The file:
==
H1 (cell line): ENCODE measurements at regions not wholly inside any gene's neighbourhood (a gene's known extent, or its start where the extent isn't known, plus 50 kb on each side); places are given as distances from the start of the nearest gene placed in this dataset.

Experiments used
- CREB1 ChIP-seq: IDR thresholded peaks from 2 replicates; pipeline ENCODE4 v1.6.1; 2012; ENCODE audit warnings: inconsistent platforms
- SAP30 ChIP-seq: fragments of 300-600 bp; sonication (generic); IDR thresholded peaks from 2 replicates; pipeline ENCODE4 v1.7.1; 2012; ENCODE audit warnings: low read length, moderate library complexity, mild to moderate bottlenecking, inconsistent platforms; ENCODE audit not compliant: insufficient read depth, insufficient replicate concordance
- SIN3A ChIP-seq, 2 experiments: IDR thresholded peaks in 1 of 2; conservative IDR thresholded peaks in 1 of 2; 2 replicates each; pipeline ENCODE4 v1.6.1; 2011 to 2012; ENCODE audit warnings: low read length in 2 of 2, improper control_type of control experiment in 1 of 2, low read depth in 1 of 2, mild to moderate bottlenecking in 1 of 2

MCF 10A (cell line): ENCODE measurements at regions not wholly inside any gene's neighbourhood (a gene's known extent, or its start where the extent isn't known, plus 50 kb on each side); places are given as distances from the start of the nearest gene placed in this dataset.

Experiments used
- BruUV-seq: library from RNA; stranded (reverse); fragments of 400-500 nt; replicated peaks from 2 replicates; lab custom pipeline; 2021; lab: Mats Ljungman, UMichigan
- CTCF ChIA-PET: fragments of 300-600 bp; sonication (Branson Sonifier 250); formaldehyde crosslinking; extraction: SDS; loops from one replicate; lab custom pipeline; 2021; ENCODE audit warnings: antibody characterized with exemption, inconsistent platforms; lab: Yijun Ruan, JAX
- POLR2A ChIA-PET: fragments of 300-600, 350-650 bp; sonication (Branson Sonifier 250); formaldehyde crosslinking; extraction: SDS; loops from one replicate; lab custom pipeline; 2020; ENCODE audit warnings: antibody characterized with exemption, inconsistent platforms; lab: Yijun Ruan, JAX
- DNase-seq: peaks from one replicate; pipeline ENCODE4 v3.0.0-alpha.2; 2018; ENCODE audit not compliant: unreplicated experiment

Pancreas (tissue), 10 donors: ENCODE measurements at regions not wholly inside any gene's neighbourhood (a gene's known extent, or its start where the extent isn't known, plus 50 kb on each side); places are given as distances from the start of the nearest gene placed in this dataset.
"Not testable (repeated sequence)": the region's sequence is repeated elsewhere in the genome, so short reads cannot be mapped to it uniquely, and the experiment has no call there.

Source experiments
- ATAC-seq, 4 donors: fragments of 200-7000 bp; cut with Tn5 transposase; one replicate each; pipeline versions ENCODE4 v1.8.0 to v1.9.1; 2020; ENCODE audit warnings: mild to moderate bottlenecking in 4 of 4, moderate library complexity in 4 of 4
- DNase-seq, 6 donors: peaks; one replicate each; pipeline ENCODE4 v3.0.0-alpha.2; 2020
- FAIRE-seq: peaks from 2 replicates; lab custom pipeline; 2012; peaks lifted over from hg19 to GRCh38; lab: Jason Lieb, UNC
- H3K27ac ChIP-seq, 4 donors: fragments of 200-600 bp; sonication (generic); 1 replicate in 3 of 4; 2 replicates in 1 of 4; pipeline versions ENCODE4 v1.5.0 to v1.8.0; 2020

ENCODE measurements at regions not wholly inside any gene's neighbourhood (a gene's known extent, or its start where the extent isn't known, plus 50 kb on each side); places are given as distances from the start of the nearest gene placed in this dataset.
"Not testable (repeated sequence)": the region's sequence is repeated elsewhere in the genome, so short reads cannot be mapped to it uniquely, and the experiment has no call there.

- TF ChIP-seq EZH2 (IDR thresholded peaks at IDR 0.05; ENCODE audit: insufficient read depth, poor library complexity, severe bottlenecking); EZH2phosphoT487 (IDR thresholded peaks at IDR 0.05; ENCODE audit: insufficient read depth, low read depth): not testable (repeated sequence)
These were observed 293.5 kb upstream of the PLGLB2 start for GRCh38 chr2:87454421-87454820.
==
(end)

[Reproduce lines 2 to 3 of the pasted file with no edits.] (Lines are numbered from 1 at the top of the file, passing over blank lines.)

Experiments used
- CREB1 ChIP-seq: IDR thresholded peaks from 2 replicates; pipeline ENCODE4 v1.6.1; 2012; ENCODE audit warnings: inconsistent platforms